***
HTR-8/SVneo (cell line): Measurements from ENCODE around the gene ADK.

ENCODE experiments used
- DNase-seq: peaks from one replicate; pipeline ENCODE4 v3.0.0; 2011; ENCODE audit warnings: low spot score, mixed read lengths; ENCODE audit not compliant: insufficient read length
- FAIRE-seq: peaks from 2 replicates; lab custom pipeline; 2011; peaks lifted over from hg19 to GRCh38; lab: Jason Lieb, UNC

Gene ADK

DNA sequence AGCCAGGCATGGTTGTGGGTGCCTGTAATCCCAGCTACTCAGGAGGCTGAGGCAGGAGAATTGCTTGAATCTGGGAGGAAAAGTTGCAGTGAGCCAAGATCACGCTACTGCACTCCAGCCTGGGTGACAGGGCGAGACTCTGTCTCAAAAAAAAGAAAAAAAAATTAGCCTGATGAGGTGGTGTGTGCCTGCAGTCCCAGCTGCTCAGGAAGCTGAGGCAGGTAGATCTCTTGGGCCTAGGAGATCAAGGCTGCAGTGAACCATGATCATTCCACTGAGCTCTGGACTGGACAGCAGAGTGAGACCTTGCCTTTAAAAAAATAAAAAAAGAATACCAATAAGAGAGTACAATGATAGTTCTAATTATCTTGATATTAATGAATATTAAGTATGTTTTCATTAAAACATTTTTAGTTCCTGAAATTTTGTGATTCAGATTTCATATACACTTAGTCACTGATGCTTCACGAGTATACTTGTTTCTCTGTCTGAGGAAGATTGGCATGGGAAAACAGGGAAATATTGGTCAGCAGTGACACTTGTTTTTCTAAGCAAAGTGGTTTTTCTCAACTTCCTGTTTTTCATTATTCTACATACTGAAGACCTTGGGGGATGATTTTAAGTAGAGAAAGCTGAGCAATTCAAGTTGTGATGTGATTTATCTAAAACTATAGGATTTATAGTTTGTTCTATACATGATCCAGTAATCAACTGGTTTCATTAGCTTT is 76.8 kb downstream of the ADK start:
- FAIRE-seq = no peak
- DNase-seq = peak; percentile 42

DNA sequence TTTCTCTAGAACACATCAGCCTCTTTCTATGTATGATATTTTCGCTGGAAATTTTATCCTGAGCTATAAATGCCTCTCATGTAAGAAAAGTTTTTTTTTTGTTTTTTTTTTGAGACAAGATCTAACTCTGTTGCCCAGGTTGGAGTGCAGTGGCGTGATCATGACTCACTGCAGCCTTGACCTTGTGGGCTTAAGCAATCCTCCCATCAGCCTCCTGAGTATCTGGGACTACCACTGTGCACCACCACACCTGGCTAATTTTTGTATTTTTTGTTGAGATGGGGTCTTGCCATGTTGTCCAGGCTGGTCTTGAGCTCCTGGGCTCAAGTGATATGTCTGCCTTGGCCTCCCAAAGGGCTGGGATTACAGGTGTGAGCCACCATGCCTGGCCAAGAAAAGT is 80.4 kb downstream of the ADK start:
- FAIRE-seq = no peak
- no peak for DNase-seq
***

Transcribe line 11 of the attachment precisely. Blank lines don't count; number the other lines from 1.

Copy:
- no peak for DNase-seq